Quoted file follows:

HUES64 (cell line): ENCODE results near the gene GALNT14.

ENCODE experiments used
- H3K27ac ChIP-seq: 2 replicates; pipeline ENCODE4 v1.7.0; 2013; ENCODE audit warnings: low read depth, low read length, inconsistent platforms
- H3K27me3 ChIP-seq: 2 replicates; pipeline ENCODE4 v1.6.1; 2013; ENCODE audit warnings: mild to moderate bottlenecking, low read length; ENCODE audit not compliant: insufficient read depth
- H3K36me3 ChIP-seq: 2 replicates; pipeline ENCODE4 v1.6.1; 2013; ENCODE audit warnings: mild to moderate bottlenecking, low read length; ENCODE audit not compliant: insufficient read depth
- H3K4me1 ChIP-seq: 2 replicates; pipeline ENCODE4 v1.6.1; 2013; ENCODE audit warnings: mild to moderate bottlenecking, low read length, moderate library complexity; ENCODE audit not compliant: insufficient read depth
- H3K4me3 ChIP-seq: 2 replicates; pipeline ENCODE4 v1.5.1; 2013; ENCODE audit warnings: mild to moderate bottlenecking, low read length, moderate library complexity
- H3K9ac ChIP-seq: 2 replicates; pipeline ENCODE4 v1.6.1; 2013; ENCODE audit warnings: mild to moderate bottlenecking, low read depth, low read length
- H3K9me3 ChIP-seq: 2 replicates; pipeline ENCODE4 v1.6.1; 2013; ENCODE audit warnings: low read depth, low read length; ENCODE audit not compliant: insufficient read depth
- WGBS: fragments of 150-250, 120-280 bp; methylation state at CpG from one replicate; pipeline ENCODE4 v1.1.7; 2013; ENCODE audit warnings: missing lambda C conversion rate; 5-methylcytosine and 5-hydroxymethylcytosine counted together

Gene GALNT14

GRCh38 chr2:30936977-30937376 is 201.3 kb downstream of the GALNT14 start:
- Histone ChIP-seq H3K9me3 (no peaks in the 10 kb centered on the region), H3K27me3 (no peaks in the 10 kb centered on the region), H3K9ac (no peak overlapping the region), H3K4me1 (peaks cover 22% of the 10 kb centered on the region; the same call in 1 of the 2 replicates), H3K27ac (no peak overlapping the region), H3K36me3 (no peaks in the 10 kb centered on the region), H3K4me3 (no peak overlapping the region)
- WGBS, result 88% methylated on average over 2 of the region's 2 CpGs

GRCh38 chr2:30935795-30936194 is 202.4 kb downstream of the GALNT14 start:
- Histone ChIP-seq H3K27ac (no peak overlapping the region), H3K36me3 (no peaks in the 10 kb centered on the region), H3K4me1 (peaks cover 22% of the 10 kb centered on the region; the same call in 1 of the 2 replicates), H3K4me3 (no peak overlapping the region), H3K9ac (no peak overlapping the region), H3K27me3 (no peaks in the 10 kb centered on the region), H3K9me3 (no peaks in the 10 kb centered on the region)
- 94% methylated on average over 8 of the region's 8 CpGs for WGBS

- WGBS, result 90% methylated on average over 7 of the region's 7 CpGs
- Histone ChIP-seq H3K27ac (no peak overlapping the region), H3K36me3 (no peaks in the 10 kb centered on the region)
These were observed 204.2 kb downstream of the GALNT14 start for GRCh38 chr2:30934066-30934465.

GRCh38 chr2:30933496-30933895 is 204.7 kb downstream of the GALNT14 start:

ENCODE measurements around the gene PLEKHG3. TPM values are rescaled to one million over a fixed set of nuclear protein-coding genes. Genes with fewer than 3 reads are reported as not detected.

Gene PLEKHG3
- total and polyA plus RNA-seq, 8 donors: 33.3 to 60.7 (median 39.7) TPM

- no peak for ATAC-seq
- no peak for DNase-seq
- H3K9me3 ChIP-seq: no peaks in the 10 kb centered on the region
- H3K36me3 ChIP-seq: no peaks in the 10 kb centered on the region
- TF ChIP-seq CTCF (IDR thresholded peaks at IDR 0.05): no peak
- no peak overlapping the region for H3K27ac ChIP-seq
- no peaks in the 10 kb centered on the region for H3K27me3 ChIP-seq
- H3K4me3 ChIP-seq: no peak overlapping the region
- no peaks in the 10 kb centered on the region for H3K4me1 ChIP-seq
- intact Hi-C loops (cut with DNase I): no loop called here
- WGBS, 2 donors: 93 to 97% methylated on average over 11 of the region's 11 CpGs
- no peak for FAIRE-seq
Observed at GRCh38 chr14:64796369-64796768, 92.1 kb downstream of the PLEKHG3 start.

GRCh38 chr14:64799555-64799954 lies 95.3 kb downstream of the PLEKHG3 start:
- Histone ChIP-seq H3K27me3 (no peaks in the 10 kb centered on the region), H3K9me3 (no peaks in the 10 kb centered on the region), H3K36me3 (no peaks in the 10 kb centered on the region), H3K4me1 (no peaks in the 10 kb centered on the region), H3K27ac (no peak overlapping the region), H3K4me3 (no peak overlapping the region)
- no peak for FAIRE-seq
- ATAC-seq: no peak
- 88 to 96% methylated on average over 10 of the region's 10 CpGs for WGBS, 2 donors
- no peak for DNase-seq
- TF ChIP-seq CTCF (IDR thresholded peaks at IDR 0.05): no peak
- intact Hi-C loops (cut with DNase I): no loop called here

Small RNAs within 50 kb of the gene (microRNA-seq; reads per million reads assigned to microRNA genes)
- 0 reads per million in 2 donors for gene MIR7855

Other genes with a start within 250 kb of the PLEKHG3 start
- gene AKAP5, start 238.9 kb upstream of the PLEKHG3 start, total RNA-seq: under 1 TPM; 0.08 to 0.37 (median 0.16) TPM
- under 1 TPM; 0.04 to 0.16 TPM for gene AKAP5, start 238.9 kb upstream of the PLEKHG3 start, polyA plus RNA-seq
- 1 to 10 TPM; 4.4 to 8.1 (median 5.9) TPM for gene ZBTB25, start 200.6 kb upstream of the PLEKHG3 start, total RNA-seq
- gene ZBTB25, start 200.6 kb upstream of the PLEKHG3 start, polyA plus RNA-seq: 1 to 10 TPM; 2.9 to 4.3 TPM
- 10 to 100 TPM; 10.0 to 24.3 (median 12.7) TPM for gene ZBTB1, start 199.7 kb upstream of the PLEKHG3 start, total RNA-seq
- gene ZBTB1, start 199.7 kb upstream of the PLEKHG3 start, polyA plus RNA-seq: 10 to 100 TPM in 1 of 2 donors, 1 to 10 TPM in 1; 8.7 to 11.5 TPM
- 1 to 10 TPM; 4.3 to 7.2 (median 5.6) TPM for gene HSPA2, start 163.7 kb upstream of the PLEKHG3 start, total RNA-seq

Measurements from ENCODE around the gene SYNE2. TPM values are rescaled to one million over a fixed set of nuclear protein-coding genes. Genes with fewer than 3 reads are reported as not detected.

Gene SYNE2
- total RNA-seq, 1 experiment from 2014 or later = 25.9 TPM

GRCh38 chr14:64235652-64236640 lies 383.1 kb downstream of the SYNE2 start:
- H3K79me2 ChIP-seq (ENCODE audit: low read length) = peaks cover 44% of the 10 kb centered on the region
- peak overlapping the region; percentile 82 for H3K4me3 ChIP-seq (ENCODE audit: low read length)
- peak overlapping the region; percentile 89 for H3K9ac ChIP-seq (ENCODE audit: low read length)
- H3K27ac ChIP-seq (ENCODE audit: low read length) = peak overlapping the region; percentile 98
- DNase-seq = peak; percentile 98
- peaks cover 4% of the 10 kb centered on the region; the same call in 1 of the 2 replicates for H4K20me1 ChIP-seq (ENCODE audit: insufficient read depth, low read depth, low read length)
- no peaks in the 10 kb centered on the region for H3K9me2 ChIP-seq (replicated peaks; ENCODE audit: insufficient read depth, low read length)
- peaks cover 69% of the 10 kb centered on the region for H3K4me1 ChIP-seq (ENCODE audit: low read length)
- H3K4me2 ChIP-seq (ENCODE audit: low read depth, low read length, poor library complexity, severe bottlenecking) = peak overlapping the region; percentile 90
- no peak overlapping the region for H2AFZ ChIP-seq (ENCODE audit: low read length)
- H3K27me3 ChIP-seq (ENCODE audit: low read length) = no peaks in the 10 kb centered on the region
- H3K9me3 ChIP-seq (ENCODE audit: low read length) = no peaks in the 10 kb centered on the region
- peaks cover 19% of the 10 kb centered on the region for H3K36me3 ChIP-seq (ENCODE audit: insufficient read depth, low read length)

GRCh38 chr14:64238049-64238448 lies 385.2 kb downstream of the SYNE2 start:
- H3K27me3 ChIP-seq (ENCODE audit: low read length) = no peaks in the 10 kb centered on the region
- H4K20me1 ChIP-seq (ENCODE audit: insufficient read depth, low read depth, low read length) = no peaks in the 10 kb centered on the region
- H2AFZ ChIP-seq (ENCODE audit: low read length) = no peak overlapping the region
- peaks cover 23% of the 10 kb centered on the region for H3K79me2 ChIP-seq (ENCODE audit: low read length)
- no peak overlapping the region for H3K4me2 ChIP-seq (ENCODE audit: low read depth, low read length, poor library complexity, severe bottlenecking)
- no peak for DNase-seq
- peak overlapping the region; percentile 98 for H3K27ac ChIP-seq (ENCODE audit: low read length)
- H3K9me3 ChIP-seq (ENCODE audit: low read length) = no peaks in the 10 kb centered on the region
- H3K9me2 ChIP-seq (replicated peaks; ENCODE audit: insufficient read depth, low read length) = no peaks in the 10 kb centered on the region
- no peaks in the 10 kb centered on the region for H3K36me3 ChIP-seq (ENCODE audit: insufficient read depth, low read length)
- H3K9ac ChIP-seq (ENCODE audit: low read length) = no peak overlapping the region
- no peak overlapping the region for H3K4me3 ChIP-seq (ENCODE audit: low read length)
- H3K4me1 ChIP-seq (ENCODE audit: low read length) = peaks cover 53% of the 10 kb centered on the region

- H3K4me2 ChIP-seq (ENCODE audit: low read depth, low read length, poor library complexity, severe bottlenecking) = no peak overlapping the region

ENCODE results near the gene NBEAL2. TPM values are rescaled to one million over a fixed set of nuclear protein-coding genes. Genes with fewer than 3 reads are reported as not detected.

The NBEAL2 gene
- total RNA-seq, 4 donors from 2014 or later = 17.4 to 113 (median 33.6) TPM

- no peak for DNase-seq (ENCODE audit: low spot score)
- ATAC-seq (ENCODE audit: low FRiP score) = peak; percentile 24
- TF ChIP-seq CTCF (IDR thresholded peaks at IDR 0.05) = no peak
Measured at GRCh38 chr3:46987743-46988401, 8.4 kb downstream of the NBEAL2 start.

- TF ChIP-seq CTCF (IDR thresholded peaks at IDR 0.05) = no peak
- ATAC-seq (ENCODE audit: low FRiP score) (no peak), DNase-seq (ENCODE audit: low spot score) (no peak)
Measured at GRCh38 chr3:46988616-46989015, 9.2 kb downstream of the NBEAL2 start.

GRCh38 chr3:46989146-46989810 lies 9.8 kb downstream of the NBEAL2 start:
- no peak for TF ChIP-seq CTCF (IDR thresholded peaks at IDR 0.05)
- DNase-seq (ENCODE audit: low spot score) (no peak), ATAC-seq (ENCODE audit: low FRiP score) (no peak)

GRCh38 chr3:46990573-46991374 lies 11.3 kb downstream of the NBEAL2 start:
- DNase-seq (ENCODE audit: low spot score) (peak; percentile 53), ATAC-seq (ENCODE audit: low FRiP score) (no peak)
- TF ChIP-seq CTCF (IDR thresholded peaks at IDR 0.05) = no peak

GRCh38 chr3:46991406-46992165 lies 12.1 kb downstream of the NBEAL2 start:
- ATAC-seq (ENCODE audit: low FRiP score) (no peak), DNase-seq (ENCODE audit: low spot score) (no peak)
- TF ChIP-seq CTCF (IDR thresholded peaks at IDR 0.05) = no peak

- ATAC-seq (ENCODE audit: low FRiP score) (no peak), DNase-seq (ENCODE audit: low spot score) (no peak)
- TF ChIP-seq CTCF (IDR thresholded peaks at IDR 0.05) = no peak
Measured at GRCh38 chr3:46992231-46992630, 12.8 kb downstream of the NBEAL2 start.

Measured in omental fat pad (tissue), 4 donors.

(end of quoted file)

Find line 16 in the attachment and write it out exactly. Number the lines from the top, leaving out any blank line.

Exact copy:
- Histone ChIP-seq H3K27ac (no peak overlapping the region), H3K36me3 (no peaks in the 10 kb centered on the region), H3K4me1 (peaks cover 22% of the 10 kb centered on the region; the same call in 1 of the 2 replicates), H3K4me3 (no peak overlapping the region), H3K9ac (no peak overlapping the region), H3K27me3 (no peaks in the 10 kb centered on the region), H3K9me3 (no peaks in the 10 kb centered on the region)